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Another Airline Myth : American Airlines will find your joke about being an Al Qaeda operative hilarious. FALSE. A 14-year old girl was interrogated by police after tweeting her joke. See details below.

Forward this to your friends to subscribe & they'll get a R50 flight discount voucher

Nightowls rejoice! Fastjet are switching to midnight flights from JNB to DAR. Precision Air used to do this, and it worked well.
Type in the promo code flymetoLondon & you may get a 5% discount on your SAA flight to London. Try your luck! This week only.
Cape Town-Southampton on MSC Opera: last minute - cabin prices slashed! 28 Apl - 17 May 2014
From R4819 Inside pps*
From R5919 Ocean view pps*
From R8119 Balcony Cabin pps*
Passengers boarding a South African Airways flight

Fastjet Midnight Flights

Up to 5% discount on South African Airways

From R4819 Inside pps*

*Subject to change. Limited availability

*Subject to change. Limited availability

*Subject to change. VERY Limited availability

Mango Airlines Happy Days Sale

OK, looks like our suspicion last week that the Mango Happy Days Sales are switching between Tuesdays & Wednesdays every week is correct. Last week it started on a Wednesday, this week it is starting at 9am on Tuesday the 15th April 2014. We didn't have the end date when we went to press, but it usually runs for 36 hours, so probably until 9pm on the 16th April 2014.

New seats on Mango Airlines planes with more legroom

Pro Tip : Get an Edgars Card & a Nedbank Card!

If you fly Mango regularly, all I can say is get an Edgars card! Here's what a Mango Airlines happy day sale looks like when you log in with an Edgars card. NB: The prices could well have change from that below when you look at them (that's the nature of the airline industry). As you can see, on the days when there are no happy days sales you get 10% off! The trick is to secure the price by logging in with your Edgars card, but to pay with a Nedbank credit card. The reason for this is that if you pay with your Edgars card then you get charged an 8% transaction fee, whereas if you pay with your Nedbank credit card you earn Greenbacks which can be used to discount your next Mango flight even more!

Mango Airlines Happy Days Sale when you log in with an Edgars card (10% discount)

As you can see above, on a lot of days the Edgars 10% discount came out to cheaper than the Mango Happy Day sale!

Cheapest one-way Airfares

*To avoid having to get out the kleenex at the end of the newsletter, please note that there was very limited availability for all the below airfares, and that prices may have changed (perhaps even by the time you read this). Check whether the below fares are still available on your dates at Mango.

  • CT to Johannesburg OR Tambo from R925* (very limited availability, we only saw on the 1st, 2nd and 8th May).

  • Johannesburg OR Tambo to GRJ from R885* or 16,000 South African Airways Voyager Miles (same as last week).

  • Johannesburg Lanseria to CT International Airport from R825* (only saw it on the 8th and 13th May).

  • CT to BFN from R845* or 15,000 Voyager Miles.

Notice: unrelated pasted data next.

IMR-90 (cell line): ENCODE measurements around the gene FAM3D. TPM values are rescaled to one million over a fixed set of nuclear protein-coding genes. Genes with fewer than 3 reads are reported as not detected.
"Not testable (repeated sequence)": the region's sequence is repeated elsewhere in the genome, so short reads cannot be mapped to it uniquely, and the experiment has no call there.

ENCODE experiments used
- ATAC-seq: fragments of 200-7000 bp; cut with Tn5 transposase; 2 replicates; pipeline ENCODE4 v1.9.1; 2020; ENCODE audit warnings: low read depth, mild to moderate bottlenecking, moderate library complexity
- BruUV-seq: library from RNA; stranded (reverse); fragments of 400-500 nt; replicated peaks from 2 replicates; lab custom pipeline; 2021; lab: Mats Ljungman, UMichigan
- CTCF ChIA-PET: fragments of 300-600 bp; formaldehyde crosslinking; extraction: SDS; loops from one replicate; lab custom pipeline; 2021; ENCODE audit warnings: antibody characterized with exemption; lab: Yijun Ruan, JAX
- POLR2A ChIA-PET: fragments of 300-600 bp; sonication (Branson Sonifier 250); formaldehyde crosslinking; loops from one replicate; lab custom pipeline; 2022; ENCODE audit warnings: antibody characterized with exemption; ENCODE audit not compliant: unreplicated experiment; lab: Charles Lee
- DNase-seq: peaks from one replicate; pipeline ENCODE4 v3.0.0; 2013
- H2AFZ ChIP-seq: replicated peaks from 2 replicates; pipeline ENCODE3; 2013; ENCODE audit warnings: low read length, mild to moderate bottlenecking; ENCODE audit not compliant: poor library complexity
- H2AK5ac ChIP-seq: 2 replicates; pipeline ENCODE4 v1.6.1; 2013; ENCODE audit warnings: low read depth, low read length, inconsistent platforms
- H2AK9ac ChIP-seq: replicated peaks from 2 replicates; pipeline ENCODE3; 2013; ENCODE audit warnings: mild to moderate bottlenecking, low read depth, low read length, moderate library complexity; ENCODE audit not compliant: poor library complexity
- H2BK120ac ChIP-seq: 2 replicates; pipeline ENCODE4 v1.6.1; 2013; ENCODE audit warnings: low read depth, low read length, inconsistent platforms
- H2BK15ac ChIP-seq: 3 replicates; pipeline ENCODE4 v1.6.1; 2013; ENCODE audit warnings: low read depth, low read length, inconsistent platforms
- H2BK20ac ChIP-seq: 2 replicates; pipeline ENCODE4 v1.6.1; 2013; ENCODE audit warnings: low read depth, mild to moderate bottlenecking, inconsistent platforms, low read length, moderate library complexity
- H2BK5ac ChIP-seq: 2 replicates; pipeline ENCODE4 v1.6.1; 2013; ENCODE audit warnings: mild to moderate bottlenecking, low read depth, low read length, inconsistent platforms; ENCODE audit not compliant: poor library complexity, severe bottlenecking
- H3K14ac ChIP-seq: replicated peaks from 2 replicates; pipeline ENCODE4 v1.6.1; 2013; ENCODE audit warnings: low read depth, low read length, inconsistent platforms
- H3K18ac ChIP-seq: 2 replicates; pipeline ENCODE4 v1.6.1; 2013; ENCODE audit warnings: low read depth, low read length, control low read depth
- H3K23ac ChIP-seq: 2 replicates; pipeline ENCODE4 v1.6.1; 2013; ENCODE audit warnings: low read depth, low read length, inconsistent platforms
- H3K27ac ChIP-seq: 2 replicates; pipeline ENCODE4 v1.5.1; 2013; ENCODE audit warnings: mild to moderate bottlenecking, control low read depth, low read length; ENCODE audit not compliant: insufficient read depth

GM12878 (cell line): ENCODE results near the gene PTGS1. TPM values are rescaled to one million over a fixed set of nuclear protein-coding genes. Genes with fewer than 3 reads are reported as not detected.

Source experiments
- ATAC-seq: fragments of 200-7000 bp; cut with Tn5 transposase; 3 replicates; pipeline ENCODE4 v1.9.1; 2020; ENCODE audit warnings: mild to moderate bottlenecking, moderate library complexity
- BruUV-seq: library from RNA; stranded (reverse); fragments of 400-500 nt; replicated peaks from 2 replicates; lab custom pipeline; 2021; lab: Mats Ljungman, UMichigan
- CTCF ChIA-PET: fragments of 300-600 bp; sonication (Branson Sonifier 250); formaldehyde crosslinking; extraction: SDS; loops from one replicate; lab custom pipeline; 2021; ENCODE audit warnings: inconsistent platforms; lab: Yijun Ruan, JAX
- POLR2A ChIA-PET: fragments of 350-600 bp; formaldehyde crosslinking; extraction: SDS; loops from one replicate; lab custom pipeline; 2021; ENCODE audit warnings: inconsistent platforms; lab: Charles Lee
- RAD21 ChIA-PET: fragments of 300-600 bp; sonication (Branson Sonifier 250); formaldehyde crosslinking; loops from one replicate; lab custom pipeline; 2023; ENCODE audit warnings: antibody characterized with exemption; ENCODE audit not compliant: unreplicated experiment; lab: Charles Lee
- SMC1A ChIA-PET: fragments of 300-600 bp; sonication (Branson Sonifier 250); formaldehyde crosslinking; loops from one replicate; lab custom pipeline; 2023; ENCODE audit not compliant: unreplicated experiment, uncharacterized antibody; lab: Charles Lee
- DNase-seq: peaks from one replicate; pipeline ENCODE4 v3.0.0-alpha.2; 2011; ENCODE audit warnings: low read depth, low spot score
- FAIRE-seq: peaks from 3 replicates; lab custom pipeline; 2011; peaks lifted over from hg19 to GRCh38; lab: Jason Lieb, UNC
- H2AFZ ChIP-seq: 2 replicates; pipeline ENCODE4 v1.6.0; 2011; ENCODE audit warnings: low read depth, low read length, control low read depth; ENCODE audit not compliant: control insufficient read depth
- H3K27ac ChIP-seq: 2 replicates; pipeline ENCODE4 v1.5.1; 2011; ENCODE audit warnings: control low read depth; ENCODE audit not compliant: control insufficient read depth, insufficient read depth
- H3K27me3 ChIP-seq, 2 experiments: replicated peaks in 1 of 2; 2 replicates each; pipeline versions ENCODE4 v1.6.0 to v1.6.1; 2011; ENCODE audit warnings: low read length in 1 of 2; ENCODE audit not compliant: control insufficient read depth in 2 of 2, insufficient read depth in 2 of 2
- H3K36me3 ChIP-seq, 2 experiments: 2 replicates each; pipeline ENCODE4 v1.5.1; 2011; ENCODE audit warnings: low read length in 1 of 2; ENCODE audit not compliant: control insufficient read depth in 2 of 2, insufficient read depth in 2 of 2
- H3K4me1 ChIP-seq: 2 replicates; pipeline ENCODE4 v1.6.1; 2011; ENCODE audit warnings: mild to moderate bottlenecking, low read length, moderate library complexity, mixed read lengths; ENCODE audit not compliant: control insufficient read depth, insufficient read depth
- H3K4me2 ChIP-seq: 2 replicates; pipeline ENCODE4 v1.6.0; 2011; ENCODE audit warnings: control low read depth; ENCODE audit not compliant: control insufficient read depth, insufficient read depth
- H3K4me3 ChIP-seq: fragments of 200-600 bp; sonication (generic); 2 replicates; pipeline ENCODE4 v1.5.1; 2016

• CT to Durban King Shaka International Airport from R845* (only saw it on the 6th, 7th, 14th & 19th May).

  • Joburg to Port Elizabeth from R995* (only saw availability on the 3rd, 17th, 24th & 31st May)

Our pick of the week : Lanseria to Cape Town with Mango from R825*.

The Purple Shall Rule!

The tweets which American Airlines did not find funny at all:

American Airlines Al Qaeda twitter threat - responses

American Airlines twitter threat III

Views expressed here aren't those of SouthAfrica.TO's.

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The bottom line: It's been a long time since we've had something truly financial in the "the bottom line". Today, we've got a guest post from We've secured a special offer to SouthAfrica.TO subscribers of R600 for a year's subscription or R1500 for 5 years. Just email him. to get on the mailing list, before the end of April 2014.

Bull with the words

Allowing for Potential Interest Rate Increases in South Africa

There’s a surprisingly large number of people who base their investment decisions on unadjusted PE ratios – this is a suboptimum strategy in lots of cases. If we have a pretty good idea of factors which will change earnings going into the future, we should “normalise” earnings to take these into account. Today I’m sharing some thoughts on the impact of expected changes in interest rates on owner earnings & share valuations. In particular, the thought that normalised earnings should reflect normalised interest rates, and not current short-term rates.

Do you agree with the following statement? “To maintain inflation at 4.5% over the long run the reserve bank would need to have an average repo rate of around 7.5% to 8.5% (5.5% currently). In the short term there’s the issue of our struggling economy. However, with South Africa’s fiscal & current account deficits, if we don’t raise rates soon we will get hammered when the United States of American pick up momentum with raising its base rates”.

One of many questions this raises, is to what extent will the US be able to raise rates: